On March 2, 1995, Fermilab announced the discovery of the top quark, the last of the six predicted quarks. The search began in 1977 when physicists found the fifth quark, bottom, at Fermilab. It took this long because the top quark was much more massive than was originally imagined, so it required a more powerful accelerator to create it.

Although the top quark decays too fast to be observed, it does leave behind particles that give evidence of its existence - a top quark "signature". The top quark can decay in more than one way. Since a top quark appears only once in several billion collisions, it was necessary to perform trillions of collisions.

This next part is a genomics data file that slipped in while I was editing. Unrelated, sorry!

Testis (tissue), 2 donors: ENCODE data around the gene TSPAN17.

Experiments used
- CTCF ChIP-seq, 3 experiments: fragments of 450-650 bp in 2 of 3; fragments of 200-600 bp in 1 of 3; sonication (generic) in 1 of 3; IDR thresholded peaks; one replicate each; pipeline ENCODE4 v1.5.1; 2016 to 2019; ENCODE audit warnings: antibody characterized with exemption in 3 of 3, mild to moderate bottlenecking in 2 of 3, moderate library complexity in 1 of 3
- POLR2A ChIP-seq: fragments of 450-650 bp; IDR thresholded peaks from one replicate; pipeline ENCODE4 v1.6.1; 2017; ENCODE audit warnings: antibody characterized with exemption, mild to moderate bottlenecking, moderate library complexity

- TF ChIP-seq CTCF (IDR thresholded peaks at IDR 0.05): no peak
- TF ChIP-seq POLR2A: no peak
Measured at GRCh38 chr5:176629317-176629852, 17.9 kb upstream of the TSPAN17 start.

Physicists still do not understand why the top is so massive. It is 40 times heavier than the next heaviest quark and about 35,000 times heavier than the up and down quarks that make up most of the matter we see around us. In fact the question still remains why particles have such different masses.